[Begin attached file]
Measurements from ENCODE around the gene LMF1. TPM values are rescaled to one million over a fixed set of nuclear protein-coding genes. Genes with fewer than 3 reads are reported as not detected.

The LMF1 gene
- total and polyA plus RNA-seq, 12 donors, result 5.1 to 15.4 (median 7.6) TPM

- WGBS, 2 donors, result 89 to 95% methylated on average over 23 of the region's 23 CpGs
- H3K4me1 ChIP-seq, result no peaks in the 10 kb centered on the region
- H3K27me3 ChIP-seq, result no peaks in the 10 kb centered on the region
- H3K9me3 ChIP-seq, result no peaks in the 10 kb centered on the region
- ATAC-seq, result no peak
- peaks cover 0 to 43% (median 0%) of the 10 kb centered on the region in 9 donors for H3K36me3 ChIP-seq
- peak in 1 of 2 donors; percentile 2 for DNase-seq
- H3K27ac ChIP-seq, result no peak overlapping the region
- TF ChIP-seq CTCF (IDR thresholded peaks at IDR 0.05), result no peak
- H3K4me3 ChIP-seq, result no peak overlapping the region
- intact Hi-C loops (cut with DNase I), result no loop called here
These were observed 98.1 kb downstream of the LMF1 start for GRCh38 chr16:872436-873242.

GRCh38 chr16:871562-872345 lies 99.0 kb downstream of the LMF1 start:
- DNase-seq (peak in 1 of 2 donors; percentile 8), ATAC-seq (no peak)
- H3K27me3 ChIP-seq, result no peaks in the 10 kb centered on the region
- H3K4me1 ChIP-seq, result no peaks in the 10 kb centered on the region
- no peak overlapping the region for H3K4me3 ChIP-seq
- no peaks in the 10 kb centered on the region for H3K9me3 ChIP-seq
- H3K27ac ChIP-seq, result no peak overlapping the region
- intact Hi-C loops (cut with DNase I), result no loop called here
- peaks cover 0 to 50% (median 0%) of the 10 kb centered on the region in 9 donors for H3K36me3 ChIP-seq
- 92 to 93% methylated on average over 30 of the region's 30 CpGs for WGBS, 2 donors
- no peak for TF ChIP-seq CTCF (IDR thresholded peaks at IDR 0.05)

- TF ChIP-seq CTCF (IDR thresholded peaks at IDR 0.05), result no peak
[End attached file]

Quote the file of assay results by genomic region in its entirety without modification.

Measurements from ENCODE around the gene LMF1. TPM values are rescaled to one million over a fixed set of nuclear protein-coding genes. Genes with fewer than 3 reads are reported as not detected.

The LMF1 gene
- total and polyA plus RNA-seq, 12 donors, result 5.1 to 15.4 (median 7.6) TPM

- WGBS, 2 donors, result 89 to 95% methylated on average over 23 of the region's 23 CpGs
- H3K4me1 ChIP-seq, result no peaks in the 10 kb centered on the region
- H3K27me3 ChIP-seq, result no peaks in the 10 kb centered on the region
- H3K9me3 ChIP-seq, result no peaks in the 10 kb centered on the region
- ATAC-seq, result no peak
- peaks cover 0 to 43% (median 0%) of the 10 kb centered on the region in 9 donors for H3K36me3 ChIP-seq
- peak in 1 of 2 donors; percentile 2 for DNase-seq
- H3K27ac ChIP-seq, result no peak overlapping the region
- TF ChIP-seq CTCF (IDR thresholded peaks at IDR 0.05), result no peak
- H3K4me3 ChIP-seq, result no peak overlapping the region
- intact Hi-C loops (cut with DNase I), result no loop called here
These were observed 98.1 kb downstream of the LMF1 start for GRCh38 chr16:872436-873242.

GRCh38 chr16:871562-872345 lies 99.0 kb downstream of the LMF1 start:
- DNase-seq (peak in 1 of 2 donors; percentile 8), ATAC-seq (no peak)
- H3K27me3 ChIP-seq, result no peaks in the 10 kb centered on the region
- H3K4me1 ChIP-seq, result no peaks in the 10 kb centered on the region
- no peak overlapping the region for H3K4me3 ChIP-seq
- no peaks in the 10 kb centered on the region for H3K9me3 ChIP-seq
- H3K27ac ChIP-seq, result no peak overlapping the region
- intact Hi-C loops (cut with DNase I), result no loop called here
- peaks cover 0 to 50% (median 0%) of the 10 kb centered on the region in 9 donors for H3K36me3 ChIP-seq
- 92 to 93% methylated on average over 30 of the region's 30 CpGs for WGBS, 2 donors
- no peak for TF ChIP-seq CTCF (IDR thresholded peaks at IDR 0.05)

- TF ChIP-seq CTCF (IDR thresholded peaks at IDR 0.05), result no peak